Commentary on Avid/Tops in the Madison Schools

Logan Wroge:

The board also approved a three-year partnership renewal with the Boys & Girls Club of Dane County for the college preparation program AVID/TOPS.

The program is meant to prepare students for post-secondary education, particularly low-income and minority students or students who would be the first in their family to go to college. AVID/TOPS is available to students at the four comprehensive high schools and 11 middle schools.

The Boys & Girls Club provides mentoring, summer internship opportunities and college coaching to students at the high schools and two middle schools, Cherokee and Wright, and partners with the district on tutoring, college field trips and career planning.

According to an evaluation of AVID/TOPS, conducted by a unit within UW-Madison’s Wisconsin Center for Education Research, students who were in the AVID/TOPS program through 12th grade had a grade-point-average of 2.76 compared with 2.67 in the district overall.

About 75% of AVID/TOPS students initially enrolled at a post-secondary institution compared with 60.4% of all students. Although, the evaluation found that while there is some evidence to suggest AVID/TOPS students are more likely to stay in college, it is not statistically significant.

Jed Richardson, Grant Sim and Brie Chapa at the Wisconsin Center for Education Research:

The Madison Metropolitan School District (MMSD) and the Boys & Girls Club of Dane County (BGCDC) have partnered with the Wisconsin Evaluation Collaborative to conduct an assessment of the Advancement Via Individual Determination (AVID) program and Teens of Promise (TOPS) program in high school and postsecondary education. AVID/TOPS is a collaborative partnership between MMSD and the BGCDC designed to increase academic achievement, college preparation, postsecondary educational access, and degree attainment for students in the middle academically (i.e. grade point averages between 2.0 and 3.5) who are traditionally underrepresented in higher education. The program operates in all four MMSD high schools. This 2017-2018 AVID/TOPS report presents results from analyses of measurable student outcomes that reflect the program’s stated goals. These analyses focus on AVID/TOPS program impacts in three areas—2017-2018 academic and engagement outcomes, longitudinal end-of- high school outcomes, and longitudinal postsecondary outcomes. Research questions guiding these analyses are as follows:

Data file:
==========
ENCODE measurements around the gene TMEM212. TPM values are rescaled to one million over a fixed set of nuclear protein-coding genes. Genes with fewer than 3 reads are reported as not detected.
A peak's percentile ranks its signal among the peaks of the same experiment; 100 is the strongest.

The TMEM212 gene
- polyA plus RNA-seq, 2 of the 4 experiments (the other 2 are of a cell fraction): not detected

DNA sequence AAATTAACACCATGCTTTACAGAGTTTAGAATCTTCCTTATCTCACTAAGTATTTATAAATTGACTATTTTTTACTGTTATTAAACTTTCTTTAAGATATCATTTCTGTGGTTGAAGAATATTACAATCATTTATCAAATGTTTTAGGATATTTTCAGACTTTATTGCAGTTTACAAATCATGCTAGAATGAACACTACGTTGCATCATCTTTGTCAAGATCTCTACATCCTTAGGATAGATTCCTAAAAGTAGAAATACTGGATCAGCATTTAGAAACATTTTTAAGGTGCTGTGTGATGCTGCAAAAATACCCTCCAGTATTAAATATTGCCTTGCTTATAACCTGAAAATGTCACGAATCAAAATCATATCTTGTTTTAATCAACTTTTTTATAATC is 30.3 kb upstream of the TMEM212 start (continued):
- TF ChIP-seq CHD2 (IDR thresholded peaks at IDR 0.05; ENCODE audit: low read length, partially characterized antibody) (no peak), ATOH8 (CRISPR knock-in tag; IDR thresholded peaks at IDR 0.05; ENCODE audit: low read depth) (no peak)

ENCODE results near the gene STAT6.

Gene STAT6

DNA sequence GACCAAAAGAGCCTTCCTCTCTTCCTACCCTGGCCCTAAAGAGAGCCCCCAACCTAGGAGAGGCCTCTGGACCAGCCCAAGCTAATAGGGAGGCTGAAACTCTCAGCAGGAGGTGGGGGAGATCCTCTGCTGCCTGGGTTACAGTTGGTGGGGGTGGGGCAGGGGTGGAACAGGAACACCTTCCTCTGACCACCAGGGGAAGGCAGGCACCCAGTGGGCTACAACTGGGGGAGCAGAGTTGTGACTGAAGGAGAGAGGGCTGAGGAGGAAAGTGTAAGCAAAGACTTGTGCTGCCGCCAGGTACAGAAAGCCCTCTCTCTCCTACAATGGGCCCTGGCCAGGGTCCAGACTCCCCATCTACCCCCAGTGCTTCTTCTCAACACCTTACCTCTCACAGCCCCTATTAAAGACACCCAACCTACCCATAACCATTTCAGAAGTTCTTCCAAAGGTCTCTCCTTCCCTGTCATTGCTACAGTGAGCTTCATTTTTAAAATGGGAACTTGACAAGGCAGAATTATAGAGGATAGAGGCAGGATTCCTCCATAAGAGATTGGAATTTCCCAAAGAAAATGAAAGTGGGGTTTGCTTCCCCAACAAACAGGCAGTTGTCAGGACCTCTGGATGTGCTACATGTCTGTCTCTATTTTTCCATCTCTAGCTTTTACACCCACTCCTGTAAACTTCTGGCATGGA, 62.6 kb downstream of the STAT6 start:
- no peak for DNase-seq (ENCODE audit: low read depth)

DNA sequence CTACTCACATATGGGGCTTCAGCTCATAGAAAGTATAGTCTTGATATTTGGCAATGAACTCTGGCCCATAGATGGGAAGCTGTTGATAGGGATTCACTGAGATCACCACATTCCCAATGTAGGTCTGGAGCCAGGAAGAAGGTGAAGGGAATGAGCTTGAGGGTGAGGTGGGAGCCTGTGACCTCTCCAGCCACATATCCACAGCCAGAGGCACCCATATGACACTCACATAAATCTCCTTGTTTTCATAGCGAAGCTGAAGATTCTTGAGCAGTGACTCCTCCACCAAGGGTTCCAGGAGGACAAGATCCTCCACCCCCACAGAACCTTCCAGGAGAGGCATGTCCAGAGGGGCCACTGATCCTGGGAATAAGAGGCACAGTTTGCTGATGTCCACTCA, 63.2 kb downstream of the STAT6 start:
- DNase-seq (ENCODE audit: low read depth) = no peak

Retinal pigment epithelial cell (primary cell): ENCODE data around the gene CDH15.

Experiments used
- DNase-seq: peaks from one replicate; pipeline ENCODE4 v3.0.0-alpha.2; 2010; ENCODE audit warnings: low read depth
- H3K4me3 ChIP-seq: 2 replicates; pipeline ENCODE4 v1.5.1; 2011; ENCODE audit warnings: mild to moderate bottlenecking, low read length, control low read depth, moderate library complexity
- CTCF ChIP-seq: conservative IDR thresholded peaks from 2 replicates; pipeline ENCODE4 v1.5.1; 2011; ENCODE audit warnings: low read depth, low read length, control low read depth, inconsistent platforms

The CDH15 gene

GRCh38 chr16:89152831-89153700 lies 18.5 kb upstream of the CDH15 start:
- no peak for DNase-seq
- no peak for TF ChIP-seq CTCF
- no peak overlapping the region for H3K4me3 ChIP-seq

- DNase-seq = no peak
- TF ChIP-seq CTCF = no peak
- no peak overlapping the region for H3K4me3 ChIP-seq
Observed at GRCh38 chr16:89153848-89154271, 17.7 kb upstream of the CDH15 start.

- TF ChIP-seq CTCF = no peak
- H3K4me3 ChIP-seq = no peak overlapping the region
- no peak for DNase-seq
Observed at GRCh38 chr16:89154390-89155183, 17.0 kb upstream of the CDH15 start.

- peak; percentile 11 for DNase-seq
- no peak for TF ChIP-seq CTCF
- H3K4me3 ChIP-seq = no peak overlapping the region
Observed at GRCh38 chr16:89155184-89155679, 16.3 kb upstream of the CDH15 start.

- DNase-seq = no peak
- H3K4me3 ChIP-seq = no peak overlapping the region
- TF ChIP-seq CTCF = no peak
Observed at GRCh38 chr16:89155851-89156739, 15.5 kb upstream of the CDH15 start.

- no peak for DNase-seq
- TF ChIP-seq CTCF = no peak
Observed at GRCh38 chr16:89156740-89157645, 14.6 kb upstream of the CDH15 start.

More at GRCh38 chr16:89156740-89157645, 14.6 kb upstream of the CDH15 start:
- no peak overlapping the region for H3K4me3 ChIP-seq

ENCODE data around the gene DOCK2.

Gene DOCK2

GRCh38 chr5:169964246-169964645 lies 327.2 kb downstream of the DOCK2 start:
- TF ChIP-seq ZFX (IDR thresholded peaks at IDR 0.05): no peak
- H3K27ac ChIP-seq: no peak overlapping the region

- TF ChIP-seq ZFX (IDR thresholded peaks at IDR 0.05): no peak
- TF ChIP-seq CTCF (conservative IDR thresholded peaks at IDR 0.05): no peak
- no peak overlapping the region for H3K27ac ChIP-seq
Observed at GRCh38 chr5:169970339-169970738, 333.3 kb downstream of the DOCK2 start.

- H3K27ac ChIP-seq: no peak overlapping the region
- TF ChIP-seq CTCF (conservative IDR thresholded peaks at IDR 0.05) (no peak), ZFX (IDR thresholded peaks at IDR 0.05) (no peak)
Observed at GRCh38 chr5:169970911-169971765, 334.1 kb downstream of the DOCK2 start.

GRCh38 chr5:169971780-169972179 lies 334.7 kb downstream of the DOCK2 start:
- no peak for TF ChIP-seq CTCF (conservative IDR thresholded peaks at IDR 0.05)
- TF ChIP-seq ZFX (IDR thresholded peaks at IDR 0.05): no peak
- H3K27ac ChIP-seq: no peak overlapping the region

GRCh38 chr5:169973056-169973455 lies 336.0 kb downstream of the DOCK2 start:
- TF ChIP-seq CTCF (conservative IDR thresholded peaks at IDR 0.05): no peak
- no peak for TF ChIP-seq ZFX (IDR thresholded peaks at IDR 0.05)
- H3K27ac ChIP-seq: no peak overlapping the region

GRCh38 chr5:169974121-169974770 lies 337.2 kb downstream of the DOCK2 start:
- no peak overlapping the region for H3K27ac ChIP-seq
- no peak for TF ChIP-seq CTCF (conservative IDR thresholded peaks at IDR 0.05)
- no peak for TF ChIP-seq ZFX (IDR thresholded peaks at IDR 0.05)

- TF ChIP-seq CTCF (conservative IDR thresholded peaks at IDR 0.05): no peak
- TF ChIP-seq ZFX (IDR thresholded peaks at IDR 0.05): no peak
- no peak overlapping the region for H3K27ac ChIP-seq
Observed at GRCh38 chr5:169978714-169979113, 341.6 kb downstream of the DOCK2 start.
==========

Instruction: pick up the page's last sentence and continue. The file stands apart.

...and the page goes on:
1. How does the academic achievement of students who participated in the AVID/TOPS program in high school compare to that of academically and demographically similar peers during the 2017-18 academic year?
2. How does the end-of-high school academic achievement of students who participated in the AVID/TOPS program in high school compare to academically and demographically similar non- AVID/TOPS peers? How do impacts vary by the number of years students participated in AVID?

3. How do college enrollment, persistence, and graduation outcomes of AVID/TOPS high school participants compare to the outcomes of academically and demographically similar peers?

4. Are students, MMSD AVID staff, and BGCDC TOPS staff satisfied with the program?

Estimates of program effects were computed using propensity score matching. This statistical method matches AVID/TOPS and non- AVID/TOPS students based on their individual probabilities of high school AVID/TOPS participation. Groups of students were matched within cohort and high school, and balanced within eighth
participation academic, socioeconomic categoriescomparing selected AVID/TOPS students to all of their grade-level peers, this propensity score matching methodology compared AVID/TOPS students to other students who had similar academic and demographic profiles but chose not to participate.

About the WCER

There is a long term relationship between the WCER and the taxpayer funded Madison K-12 School District.

The taxpayer supported Madison School District is a WCER “funder”.